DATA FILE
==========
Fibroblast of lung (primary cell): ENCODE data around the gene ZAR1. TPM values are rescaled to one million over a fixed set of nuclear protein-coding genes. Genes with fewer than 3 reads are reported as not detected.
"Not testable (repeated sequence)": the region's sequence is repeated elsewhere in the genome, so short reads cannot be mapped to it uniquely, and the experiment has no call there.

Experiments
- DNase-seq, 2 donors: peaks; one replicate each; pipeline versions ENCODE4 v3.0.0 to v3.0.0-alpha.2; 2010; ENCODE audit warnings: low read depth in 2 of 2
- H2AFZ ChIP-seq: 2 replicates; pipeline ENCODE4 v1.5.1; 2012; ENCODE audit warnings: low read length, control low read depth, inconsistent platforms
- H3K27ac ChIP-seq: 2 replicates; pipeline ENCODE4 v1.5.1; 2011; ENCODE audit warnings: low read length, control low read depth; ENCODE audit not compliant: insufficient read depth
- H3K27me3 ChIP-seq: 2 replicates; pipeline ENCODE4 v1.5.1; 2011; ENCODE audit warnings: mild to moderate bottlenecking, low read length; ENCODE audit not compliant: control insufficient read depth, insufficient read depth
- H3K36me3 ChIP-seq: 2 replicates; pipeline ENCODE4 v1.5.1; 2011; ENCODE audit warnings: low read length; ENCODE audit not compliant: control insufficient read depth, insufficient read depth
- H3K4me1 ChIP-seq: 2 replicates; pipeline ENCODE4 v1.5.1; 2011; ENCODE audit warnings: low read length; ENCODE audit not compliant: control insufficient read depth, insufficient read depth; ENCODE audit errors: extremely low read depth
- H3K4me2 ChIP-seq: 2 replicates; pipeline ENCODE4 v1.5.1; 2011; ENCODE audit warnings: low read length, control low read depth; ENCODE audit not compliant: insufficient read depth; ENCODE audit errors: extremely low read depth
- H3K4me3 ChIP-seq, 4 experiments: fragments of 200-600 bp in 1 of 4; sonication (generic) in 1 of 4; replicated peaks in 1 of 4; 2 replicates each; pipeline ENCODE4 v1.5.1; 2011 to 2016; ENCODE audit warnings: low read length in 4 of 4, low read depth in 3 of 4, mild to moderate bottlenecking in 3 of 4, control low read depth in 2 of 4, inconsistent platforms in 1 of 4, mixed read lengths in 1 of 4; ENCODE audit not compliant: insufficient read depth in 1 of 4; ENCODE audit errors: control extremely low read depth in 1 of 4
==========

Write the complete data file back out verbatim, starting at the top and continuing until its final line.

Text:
Fibroblast of lung (primary cell): ENCODE data around the gene ZAR1. TPM values are rescaled to one million over a fixed set of nuclear protein-coding genes. Genes with fewer than 3 reads are reported as not detected.
"Not testable (repeated sequence)": the region's sequence is repeated elsewhere in the genome, so short reads cannot be mapped to it uniquely, and the experiment has no call there.

Experiments
- DNase-seq, 2 donors: peaks; one replicate each; pipeline versions ENCODE4 v3.0.0 to v3.0.0-alpha.2; 2010; ENCODE audit warnings: low read depth in 2 of 2
- H2AFZ ChIP-seq: 2 replicates; pipeline ENCODE4 v1.5.1; 2012; ENCODE audit warnings: low read length, control low read depth, inconsistent platforms
- H3K27ac ChIP-seq: 2 replicates; pipeline ENCODE4 v1.5.1; 2011; ENCODE audit warnings: low read length, control low read depth; ENCODE audit not compliant: insufficient read depth
- H3K27me3 ChIP-seq: 2 replicates; pipeline ENCODE4 v1.5.1; 2011; ENCODE audit warnings: mild to moderate bottlenecking, low read length; ENCODE audit not compliant: control insufficient read depth, insufficient read depth
- H3K36me3 ChIP-seq: 2 replicates; pipeline ENCODE4 v1.5.1; 2011; ENCODE audit warnings: low read length; ENCODE audit not compliant: control insufficient read depth, insufficient read depth
- H3K4me1 ChIP-seq: 2 replicates; pipeline ENCODE4 v1.5.1; 2011; ENCODE audit warnings: low read length; ENCODE audit not compliant: control insufficient read depth, insufficient read depth; ENCODE audit errors: extremely low read depth
- H3K4me2 ChIP-seq: 2 replicates; pipeline ENCODE4 v1.5.1; 2011; ENCODE audit warnings: low read length, control low read depth; ENCODE audit not compliant: insufficient read depth; ENCODE audit errors: extremely low read depth
- H3K4me3 ChIP-seq, 4 experiments: fragments of 200-600 bp in 1 of 4; sonication (generic) in 1 of 4; replicated peaks in 1 of 4; 2 replicates each; pipeline ENCODE4 v1.5.1; 2011 to 2016; ENCODE audit warnings: low read length in 4 of 4, low read depth in 3 of 4, mild to moderate bottlenecking in 3 of 4, control low read depth in 2 of 4, inconsistent platforms in 1 of 4, mixed read lengths in 1 of 4; ENCODE audit not compliant: insufficient read depth in 1 of 4; ENCODE audit errors: control extremely low read depth in 1 of 4